A Weekend with the Mormons

A Weekend with the Mormons

This weekend, a group of students will be stepping out of their classrooms and into a Mormon temple for a “Study of Mormonism” Avodah excursion. I sat down with Justin Bleeker, the head of the Avodah program, and asked him what was in store for the weekend, and why this study is important for students.

“How did I get the idea?” Justin Bleeker, reflects, “Well, part of the idea of the Avodah program is to interact and become familiar with other cultures and people, and religion is a major building block of culture. With the elections, and Mitt Romney’s devout Mormonism, it has been brought to the forefront as a topic in pop culture and it’s something that would be beneficial for students to understand.” The timing was also right, as it coincided with the acclaimed yet controversial play “The Book of Mormon” currently playing in Hollywood.

Setting up the tour of the temple was not challenging; Mormons are known for being extremely welcoming. Within five minutes of calling, Bleeker had the tour scheduled as well as a meeting with one of the elders. “I think [the idea of works based righteousness] does make people nicer,” Bleeker admits, “I mean, they’re human of course, and Mormonism has had its scandals, but when it comes to outer workings they try hard to be good examples, whereas the grace-based nature of Christianity can sometimes be used as an excuse.”

To bring a group of Christian students into contact with a religion they disagree with can be an intimidating undertaking, and one that is difficult to carry out well, but Bleeker is no stranger to the challenge. On past excursions, students have researched other religions such as Islam and Judaism. “We try to tell to students that this is not a time to try to convert people,” he explains. “We want to live as a testimony to our beliefs in that situation, but we want to be gracious and not confrontational. We are there to put a human face on Mormonism and understand the tenants of their religion, not convert them. That usually happens through building relationships. We can’t do that in the two hours we are touring.”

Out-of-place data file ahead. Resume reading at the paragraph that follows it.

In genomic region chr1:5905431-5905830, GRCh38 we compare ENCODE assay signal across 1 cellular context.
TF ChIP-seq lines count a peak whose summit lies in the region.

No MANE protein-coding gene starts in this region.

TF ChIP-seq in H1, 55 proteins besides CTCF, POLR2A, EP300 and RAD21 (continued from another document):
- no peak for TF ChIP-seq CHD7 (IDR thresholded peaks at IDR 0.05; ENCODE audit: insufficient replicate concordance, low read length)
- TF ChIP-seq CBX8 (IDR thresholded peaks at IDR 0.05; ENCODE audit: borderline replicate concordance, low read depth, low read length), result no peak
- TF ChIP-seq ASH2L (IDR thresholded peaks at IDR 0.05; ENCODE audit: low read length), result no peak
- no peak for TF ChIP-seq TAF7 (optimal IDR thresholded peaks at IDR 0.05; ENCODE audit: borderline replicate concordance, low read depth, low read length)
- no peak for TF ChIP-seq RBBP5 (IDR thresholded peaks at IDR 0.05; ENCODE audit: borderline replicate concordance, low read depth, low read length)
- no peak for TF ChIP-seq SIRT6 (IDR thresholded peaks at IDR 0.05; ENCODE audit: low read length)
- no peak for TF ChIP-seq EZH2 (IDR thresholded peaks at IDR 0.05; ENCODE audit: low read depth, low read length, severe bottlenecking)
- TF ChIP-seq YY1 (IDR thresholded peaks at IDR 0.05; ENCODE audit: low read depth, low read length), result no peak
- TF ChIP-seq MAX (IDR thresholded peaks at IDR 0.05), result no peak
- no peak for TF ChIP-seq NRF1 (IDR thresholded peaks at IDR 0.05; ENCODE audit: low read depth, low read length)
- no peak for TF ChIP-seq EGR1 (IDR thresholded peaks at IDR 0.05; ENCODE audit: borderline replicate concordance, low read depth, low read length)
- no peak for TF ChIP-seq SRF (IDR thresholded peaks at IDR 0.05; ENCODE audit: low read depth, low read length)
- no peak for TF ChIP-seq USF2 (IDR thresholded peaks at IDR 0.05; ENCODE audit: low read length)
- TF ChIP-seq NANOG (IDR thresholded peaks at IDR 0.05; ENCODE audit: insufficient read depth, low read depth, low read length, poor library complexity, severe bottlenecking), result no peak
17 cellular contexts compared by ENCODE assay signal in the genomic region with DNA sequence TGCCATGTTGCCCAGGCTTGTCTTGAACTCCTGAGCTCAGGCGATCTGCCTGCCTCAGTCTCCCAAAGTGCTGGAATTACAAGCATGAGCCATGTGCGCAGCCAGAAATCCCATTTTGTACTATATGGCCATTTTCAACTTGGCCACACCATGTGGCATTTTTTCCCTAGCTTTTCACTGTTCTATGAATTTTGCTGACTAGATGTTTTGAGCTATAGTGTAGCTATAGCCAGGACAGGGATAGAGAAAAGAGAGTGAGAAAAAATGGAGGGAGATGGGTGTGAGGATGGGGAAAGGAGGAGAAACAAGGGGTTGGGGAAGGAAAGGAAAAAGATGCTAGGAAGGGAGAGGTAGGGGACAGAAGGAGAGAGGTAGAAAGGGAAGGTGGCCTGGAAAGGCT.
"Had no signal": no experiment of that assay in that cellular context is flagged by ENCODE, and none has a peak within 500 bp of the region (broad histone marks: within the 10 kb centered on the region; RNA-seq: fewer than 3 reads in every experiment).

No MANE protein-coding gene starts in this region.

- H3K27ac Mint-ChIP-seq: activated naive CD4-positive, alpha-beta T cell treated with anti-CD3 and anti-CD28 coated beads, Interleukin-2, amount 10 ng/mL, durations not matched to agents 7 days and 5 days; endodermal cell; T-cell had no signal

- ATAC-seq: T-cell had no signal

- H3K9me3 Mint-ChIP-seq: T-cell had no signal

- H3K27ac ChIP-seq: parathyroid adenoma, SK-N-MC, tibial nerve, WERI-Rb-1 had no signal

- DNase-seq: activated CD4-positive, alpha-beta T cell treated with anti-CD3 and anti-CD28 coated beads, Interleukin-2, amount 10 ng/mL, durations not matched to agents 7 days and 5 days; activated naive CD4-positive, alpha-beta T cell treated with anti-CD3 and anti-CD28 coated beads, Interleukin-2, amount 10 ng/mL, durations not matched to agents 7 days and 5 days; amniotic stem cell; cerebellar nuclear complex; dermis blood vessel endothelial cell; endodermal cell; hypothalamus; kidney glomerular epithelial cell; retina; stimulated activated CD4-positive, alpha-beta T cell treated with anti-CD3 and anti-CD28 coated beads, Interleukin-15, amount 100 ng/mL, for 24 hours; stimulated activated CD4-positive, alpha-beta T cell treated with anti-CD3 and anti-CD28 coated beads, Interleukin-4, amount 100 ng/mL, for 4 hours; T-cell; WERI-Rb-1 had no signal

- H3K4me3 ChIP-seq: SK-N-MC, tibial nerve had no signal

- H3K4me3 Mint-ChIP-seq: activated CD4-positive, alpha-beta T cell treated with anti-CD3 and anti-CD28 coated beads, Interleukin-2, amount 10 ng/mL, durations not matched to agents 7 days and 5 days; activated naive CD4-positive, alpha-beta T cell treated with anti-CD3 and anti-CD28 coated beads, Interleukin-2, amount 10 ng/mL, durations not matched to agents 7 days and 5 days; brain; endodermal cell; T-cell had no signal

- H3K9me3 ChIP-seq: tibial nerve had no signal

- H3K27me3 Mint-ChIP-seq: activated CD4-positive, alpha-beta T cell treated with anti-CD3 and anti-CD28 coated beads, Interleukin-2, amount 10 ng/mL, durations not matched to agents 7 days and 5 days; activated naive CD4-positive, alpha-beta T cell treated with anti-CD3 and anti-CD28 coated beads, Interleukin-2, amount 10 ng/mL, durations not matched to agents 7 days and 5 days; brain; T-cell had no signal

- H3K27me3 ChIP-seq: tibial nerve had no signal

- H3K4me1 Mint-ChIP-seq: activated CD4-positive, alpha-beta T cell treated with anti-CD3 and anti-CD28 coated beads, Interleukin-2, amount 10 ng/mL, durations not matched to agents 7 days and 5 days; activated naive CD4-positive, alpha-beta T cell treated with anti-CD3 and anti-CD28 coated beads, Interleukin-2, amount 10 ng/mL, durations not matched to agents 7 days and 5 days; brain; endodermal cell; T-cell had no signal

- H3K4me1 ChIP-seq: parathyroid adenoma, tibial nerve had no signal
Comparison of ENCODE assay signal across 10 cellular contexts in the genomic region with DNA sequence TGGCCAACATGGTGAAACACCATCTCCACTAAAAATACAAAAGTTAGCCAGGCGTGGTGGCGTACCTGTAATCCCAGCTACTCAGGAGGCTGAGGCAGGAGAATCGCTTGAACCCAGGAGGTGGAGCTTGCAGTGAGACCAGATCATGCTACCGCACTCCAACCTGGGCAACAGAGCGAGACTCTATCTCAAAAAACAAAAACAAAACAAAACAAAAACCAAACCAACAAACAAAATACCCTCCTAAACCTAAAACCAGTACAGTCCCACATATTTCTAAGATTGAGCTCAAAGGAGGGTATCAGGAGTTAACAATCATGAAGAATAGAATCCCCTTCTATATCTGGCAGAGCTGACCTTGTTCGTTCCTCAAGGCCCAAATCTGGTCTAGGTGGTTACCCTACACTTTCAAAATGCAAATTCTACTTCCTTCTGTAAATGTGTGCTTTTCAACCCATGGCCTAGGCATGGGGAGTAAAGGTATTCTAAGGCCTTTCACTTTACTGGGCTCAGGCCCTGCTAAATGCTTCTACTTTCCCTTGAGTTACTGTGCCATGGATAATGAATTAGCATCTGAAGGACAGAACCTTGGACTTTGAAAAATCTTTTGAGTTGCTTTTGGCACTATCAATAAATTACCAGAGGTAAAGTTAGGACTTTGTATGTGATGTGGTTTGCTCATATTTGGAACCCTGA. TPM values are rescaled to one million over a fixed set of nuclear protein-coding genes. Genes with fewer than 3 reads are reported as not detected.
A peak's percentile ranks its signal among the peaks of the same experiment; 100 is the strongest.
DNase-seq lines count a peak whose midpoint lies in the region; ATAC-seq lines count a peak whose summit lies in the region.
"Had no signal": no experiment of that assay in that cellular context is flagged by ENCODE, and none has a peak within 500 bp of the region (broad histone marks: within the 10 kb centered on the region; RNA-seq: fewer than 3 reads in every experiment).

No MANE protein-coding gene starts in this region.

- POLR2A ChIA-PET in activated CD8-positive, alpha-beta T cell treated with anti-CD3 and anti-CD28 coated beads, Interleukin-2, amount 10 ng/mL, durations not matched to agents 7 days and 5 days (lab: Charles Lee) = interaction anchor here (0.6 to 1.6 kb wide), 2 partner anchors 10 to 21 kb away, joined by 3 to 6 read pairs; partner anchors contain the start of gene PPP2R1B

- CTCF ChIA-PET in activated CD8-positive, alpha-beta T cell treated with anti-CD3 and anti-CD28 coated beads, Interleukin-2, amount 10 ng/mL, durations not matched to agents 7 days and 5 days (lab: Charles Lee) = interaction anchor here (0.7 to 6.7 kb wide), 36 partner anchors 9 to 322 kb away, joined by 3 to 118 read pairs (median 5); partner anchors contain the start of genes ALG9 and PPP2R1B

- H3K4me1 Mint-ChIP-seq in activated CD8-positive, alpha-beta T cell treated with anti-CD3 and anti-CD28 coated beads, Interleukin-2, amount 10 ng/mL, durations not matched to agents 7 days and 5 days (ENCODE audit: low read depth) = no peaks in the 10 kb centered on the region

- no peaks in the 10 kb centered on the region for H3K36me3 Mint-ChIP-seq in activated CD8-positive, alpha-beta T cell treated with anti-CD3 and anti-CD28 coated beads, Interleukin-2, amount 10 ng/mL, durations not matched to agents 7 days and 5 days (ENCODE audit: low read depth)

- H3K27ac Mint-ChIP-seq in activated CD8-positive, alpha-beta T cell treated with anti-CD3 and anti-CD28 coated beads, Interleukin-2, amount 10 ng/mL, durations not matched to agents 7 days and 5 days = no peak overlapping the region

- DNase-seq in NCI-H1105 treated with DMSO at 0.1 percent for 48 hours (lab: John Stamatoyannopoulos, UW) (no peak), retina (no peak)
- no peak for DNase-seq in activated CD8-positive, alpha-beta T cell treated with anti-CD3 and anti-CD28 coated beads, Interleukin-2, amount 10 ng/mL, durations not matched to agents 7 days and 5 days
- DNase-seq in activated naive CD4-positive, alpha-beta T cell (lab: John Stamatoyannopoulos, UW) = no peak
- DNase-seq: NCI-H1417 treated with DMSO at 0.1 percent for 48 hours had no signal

The second part of the day will be more controversial; attending the critically acclaimed musical The Book of Mormon, written by equal opportunity mockers of any topic personal, political, or sacred, the writers of the TV show Southpark. Students have been forewarned of the musical’s insensitivity. “I think everyone will be offended on some level,” Bleeker admits, “It is crass and crude at parts.”

So why see it? First, it is critically acclaimed for its music and deliberate artistry within the medium, making it the winner of nine Tony awards, on par or even above other shows students have attended. But far more important is the implications the musical has for what it means to live in the world. “I think people need to understand that when you are in the world, you are not automatically ‘of’ it,” Bleeker clarifies, “To reach people, we must understand them better than they know themselves. When we feel uncomfortable and are challenged, we ask new questions. That’s where education happens.”

In preparing to lead students through this intellectual and spiritual battleground, Bleeker researched online and in books. The students will attend a preparatory session, a new part of the Avodah program, before embarking. According to Bleeker, this is one of the first Avodahs done under this new model, and it requires more preparation than before. “We’re still in transition. I’ve of course listed intended outcomes and put a lot of thought into it, but a lot of it I still get to experience alongside the students.” And what an experience it will be!